- Category: Arts
- Published on Wednesday, 16 April 2008 02:25
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Fikru Gebre Mariam:An Ethiopian Painter for the 21st Century
By Donald N. Levine
Featured in exhibitions in two prestigious French galleries in Autumn 2008, Galerie Alternance in the north and Galerie Cabotse in Paris, the work of Fikru Gebre Mariam has reached new levels of both aesthetic power and public recognition. The moment is ripe for looking back at Fikru’s oeuvre and taking a fresh look at his artistic development.
Inspired to pursue an artistic career after winning an award at age 13 at the International Children’s Painting Exhibition in Beijing, Fikru began formal study at the Addis Ababa School of Fine Arts, founded a half-century ago by the distinguished artist Ale Felege Selam, who introduced modern methods of teaching drawing and painting, which he had studied at the School of the Art Institute of Chicago in the 1950s. There he became a protégé of instructor Tadesse Mesfin, who not only taught him painterly skills but gave him a graphic theme which he would embrace, struggle with, and grow through, ever since. The motif was a variant of a genre of contemporary Ethiopian painting sometimes glossed as “2 women,” a phrase used to represent women doing everyday tasks like spinning and making pottery, as shown at left. Although some Ethiopian artists often dismiss their works in this genre as mere touristic products, not expressive of their true selves, others have turned it into a serious genre. In Fikru’s hands, it became a vehicle for one epiphany after another. He has gone from depictions of groups of women standing, to more abstract representations, often with masks, to purely abstract creations.
At each phase similar qualities strike the viewer. They convey a blend of rich hues, emotional intensity, immediacy of impact, and a touch of austerity. If asked to compare them to European artists, I would say that Fikru’s compositions offer a blend of Modigliani figures in a Giacomettian “Still Ladies” stance presented with Braquean geometric abstraction. In a conversation with the artist, Fikru let me know that Braque was indeed his favorite artist. Even so, there is no mistaking the deeply Ethiopian flavor of these paintings. They display hints of Ethiopian miniatures and church paintings. They are imbued with African earth tones. They use the colored garments of Harari women. They capture the somber mood of much Ethiopian life.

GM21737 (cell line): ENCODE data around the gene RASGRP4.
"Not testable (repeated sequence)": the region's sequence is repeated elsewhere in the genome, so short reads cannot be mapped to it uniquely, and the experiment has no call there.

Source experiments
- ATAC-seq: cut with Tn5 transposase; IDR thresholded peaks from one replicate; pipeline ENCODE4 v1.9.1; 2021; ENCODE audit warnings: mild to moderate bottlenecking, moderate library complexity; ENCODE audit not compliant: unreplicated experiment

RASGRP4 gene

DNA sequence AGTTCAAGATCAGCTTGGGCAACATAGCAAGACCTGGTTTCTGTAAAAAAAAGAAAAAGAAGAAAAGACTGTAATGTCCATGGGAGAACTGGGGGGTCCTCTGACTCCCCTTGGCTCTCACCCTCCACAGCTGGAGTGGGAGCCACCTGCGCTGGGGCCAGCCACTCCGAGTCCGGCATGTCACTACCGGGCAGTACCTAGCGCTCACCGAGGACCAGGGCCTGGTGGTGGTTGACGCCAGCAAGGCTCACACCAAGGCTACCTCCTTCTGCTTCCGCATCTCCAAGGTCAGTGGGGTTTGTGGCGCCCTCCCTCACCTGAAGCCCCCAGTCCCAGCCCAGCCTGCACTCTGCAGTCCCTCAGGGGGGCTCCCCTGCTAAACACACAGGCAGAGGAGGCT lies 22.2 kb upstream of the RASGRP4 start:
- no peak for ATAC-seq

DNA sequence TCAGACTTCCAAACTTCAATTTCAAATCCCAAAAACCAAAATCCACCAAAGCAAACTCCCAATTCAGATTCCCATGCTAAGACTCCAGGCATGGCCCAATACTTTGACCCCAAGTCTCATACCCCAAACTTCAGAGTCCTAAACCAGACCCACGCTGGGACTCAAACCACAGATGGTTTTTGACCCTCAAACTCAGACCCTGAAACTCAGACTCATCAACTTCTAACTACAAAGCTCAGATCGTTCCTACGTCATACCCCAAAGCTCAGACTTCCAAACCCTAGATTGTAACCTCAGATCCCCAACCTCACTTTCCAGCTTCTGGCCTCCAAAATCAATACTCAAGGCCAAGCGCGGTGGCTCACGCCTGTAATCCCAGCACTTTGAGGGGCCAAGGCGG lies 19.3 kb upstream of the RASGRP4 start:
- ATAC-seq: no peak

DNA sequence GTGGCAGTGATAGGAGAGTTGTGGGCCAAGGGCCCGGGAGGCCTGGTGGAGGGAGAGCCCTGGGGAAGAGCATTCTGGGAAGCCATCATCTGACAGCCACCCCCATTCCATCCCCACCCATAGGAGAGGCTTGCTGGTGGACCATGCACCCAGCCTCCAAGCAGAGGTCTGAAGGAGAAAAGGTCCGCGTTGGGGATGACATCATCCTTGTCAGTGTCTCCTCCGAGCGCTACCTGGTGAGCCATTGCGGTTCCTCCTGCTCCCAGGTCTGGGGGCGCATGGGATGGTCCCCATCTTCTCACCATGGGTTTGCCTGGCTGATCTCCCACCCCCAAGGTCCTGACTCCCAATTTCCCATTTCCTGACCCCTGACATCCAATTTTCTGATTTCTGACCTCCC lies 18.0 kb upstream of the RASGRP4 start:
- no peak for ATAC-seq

The world of Ethiopian painters is, like much else about contemporary Ethiopian life, divided between those who have remained at home and attempted to be true to Ethiopian realities, and those who have emigrated and whose offspring evince a passion to emulate Western styles to a high degree. With studios in Paris and Addis Ababa, where he spends half a year each, Fikru savors all he can of both worlds. He insists that it is essential for his art that he remains close to his Ethiopian roots–and indeed has continued to live in his father’s gibbi until now. At the same time, Fikru finds it no less essential to spend half of each year abroad. As he wrote me, “I believe the freedom of being out of Ethiopia has amazing value in my life and work. Both in Europe and the U.S., especially in Paris . . .visiting museums and art galleries bring dramatic important changes in my work. It is like seeing yourself in the big mirror, even if you think you know yourself.”
Seriousness but not somberness is immediately evident when one meets the artist–a rugged, good-looking, almost athletic Ethiopian male in his mid-thirties. He could be, and really is, an assiduous businessman. He works without stop, producing a seemingly endless flow of polished products. His studios in both cities are packed with canvasses like rush-hour traffic. This enables him to live fairly inexpensively and yet maintain a wealth of paintings for sale, in contrast to Ethiopian artists in the Diaspora who often find it difficult to make ends meet.
Even so, it is not mainly a commercial motive that drives his prolific output. His social conscience remains alive and well; his many awards include posters against AIDS and for Family Planning. Beyond that, Fikru’s being patently manifests his relation to art as a vocation in the deeper sense. It offers him a constant challenge to let his spirit grow. This is one reason why I believe his work has such an impact on viewers. It certainly had on me.
That said, the exceptional value of the art of Fikru Gebre Mariam may lie in its capacity to mediate Ethiopian and Western worlds, yet at a level that marks him as one of Ethiopia’s most acclaimed international painters.
For more, see www.fikru.fr
Donald N. Levine is the Peter B. Ritzma Professor of Sociology at the University of Chicago. He is the author of many books, chapters and articles on Ethiopia and has had direct involvement in Ethiopian affairs since the 1960s. His works on Ethiopia include: Wax and Gold: Tradition and Innovation in Ethiopian Culture (1965), now reprinted by Tsehai Publishers and Greater Ethiopia: The Evolution of a Multiethnic Society (1974), a second edition of which, with a new preface was published, in 2001. Other publications include Visions of the Sociological Tradition (1995) and, most recently, Powers of the Mind: The Reinvention of Liberal Learning.